4. Professional Boost
Volunteering won’t make you any money, but it can get you work experience, which might be more focused than you expect. For example, my college runs a program where students in the Classics department volunteer in private elementary schools teaching Latin.
The Classics students get teaching experience, the schools get free teachers and the kids get a good introduction to Latin. Not all volunteer experience is this applicable, but you might be surprised at what’s available. Even in a smaller city, there will be museums wanting docents, hospitals needing receptionists and zoos looking for event staff, which would all supply noteworthy résumé material.
5. Job-search Filter
If you get a volunteer position related to your desired career, it will help you figure out whether you really want that career or not. In high school, I volunteered as a teacher’s aide partly because I wanted to see what a teacher’s job was like.
After two years of helping my teacher handle the massive stacks of handouts needing organization and the hefty tote bags full of essays and quizzes needing to be graded, I decided I don’t want to teach for a living.
On the other hand, my sister discovered through volunteering at a day camp for elementary school kids that she is good at working with small children and keeping activities running smoothly. This summer, she landed a part-time job as the art director for a similar camp.
6. Feel Better
Several studies have been done on the relationship between people’s physical and emotional health and the amount of time they spend on community service. One study reported that a full 94 percent of its subjects felt happier after volunteering. Another, from Carnegie Mellon, found that volunteering frequently was correlated with better cardiovascular health.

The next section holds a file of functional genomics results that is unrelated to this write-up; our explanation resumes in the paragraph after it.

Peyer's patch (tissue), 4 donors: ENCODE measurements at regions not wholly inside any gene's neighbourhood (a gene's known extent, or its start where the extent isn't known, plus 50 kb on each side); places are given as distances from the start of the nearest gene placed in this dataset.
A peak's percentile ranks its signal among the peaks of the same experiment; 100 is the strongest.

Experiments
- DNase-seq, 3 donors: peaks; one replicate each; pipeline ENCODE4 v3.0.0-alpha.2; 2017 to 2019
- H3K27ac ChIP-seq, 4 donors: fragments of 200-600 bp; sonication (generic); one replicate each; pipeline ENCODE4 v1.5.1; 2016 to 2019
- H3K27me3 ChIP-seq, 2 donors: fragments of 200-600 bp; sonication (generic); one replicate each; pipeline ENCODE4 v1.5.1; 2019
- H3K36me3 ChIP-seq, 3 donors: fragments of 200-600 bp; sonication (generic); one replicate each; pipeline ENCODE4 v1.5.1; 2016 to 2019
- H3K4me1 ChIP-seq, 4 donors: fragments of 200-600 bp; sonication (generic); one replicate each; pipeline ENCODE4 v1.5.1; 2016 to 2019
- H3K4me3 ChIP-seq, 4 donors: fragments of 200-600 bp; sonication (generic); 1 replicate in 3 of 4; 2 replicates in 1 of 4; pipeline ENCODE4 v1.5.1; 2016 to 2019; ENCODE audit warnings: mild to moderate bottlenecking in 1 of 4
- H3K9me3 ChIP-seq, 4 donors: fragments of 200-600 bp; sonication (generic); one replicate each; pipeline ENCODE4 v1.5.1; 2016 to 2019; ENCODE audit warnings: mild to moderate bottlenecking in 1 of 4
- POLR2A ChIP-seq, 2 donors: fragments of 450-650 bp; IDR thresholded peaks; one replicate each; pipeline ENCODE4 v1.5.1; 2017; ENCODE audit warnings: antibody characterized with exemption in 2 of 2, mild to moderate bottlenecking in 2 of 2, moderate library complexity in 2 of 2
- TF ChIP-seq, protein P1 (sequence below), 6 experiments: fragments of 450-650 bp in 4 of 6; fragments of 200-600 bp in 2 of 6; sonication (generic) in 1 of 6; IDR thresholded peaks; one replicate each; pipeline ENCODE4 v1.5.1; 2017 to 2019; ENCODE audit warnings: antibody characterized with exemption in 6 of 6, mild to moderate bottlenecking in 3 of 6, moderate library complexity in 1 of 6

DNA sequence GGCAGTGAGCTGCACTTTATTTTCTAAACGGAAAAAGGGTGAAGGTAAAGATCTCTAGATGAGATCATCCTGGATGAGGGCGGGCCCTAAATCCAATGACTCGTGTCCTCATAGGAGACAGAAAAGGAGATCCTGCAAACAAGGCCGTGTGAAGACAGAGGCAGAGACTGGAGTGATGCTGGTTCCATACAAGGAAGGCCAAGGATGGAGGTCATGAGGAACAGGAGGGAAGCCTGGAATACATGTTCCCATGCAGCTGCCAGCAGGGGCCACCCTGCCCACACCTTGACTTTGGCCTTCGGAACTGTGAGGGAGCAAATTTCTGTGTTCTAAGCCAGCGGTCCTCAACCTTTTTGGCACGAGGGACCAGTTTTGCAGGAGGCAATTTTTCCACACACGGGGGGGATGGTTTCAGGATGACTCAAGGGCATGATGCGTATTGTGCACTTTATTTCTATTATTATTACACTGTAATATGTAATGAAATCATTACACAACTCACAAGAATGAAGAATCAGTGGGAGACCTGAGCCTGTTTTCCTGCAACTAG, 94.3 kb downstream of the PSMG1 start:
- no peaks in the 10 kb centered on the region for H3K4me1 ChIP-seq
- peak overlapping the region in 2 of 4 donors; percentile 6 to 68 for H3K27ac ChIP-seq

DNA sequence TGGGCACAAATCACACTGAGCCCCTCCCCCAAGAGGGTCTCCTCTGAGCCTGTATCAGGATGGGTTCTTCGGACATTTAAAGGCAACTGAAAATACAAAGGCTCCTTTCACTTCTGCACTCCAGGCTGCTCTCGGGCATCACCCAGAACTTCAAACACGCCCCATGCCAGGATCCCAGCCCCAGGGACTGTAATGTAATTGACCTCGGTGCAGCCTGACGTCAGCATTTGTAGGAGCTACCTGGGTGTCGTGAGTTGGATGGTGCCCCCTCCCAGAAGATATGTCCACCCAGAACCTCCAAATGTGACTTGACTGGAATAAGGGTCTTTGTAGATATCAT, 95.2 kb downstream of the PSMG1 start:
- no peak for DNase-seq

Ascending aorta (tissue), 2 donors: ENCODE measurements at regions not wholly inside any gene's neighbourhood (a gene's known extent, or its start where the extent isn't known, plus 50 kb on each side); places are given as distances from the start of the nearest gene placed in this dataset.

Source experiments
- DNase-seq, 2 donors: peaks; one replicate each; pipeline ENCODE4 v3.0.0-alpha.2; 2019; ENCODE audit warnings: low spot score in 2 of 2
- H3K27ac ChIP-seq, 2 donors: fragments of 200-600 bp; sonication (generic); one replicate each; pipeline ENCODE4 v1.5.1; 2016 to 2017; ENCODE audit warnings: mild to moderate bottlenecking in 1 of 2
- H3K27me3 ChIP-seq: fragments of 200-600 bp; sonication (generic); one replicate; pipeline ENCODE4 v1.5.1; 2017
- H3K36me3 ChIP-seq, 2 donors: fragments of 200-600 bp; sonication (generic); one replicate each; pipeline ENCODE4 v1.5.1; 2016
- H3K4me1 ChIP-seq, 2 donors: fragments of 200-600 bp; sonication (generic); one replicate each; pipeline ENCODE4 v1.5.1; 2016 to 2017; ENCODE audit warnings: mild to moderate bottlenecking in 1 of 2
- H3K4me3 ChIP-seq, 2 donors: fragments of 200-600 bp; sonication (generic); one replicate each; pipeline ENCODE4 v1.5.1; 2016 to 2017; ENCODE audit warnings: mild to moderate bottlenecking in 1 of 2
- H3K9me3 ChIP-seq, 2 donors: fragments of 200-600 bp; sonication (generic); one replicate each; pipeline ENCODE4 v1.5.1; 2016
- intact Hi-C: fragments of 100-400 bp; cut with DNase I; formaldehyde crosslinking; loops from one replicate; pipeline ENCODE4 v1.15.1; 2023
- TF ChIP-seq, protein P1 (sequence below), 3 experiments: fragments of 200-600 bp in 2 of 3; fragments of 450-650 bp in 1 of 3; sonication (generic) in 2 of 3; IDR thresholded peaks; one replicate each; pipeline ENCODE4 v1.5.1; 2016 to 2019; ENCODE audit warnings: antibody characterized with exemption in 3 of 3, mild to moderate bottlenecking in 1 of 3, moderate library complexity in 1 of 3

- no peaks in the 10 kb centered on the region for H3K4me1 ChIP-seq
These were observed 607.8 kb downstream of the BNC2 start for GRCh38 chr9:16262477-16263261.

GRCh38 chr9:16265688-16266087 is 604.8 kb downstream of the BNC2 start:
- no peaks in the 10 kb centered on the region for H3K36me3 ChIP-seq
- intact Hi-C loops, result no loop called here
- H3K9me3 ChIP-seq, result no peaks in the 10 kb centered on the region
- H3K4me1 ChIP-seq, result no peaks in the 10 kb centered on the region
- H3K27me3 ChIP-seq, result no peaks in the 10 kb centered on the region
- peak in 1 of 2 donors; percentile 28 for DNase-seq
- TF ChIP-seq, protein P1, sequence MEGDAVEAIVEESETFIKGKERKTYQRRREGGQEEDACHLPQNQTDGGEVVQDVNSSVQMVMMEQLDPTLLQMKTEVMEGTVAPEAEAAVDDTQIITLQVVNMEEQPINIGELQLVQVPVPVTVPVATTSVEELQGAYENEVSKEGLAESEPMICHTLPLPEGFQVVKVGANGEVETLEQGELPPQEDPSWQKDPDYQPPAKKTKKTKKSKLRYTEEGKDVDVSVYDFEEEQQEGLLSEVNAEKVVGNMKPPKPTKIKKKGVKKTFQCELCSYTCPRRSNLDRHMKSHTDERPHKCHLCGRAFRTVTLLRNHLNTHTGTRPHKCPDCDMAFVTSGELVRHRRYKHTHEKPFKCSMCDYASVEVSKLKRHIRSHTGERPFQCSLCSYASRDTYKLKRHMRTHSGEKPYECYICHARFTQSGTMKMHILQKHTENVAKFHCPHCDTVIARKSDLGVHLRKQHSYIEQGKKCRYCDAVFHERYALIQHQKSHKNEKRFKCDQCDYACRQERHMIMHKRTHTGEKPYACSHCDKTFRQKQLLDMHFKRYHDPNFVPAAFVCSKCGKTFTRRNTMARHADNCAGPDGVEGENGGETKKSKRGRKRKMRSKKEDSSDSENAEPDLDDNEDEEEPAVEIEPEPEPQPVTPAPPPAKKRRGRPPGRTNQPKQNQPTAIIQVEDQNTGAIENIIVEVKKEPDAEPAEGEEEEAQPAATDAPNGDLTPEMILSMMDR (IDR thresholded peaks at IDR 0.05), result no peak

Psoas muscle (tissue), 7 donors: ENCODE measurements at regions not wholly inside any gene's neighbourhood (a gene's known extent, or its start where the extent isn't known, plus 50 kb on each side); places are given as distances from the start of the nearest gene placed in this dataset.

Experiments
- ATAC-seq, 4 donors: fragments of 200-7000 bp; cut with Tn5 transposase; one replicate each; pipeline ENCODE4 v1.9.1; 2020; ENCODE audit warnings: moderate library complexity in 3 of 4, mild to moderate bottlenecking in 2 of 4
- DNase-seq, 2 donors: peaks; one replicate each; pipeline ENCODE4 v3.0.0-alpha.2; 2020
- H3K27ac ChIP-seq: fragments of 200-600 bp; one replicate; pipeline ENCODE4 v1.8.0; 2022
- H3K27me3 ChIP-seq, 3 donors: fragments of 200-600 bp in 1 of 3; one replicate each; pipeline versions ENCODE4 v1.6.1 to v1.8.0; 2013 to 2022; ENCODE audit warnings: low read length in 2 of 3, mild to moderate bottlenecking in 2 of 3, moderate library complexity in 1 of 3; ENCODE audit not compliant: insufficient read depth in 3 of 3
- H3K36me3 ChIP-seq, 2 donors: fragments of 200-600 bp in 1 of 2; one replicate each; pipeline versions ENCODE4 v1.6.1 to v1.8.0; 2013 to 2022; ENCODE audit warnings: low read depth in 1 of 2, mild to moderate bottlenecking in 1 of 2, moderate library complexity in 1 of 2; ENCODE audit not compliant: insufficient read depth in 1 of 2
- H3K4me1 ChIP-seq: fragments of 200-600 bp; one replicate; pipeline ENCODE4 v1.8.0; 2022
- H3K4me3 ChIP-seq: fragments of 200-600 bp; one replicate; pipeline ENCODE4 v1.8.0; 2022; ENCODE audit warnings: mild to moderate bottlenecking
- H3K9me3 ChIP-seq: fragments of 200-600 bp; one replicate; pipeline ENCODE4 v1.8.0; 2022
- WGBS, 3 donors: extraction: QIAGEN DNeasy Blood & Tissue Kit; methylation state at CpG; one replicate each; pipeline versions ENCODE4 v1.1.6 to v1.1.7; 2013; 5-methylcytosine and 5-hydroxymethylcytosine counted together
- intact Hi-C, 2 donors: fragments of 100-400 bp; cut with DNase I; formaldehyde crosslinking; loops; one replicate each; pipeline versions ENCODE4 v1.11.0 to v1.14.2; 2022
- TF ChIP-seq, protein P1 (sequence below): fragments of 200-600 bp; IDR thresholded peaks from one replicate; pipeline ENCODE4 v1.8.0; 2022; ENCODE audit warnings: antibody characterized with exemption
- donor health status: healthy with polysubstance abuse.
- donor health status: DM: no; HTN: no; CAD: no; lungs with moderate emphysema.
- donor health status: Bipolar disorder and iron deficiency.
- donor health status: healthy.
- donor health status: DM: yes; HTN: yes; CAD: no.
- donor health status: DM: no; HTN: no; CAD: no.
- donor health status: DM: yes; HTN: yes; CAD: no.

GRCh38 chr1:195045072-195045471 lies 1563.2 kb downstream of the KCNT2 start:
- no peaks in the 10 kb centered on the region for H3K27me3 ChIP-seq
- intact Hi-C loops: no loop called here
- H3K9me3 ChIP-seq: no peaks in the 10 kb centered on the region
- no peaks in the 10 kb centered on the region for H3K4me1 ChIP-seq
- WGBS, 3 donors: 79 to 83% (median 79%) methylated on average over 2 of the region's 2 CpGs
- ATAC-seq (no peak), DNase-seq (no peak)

Various explanations have been given for these benefits, such as improved self-esteem, the satisfaction of doing meaningful work or volunteers already being disposed to take care of themselves, but the reason is less important than the effect.
Adding volunteering to your to-do list might cause stress sometimes as you try to figure out how to finish it all, but volunteering itself can relieve stress. It helps if your volunteer job involves activities you love doing anyway, which some positions will.
As the American Red Cross likes to say, “The need is constant.” Volunteer causes always need workers, and young, strong, healthy people are ideal. If you’re feeling inspired, some nonprofit organizations try to make it easy for college students to participate. Dorms, sororities and fraternities often host volunteering competitions among their members and sometimes among the campus at large.
If your school is in or near a city, there are undoubtedly plenty of low-commitment opportunities outside campus to get involved in, like food pantries, fundraising walks or races, Meals on Wheels deliveries and animal shelters needing dog walkers. Consider signing up for one activity, to start with. If you agree it’s worthwhile, then you can give it more time.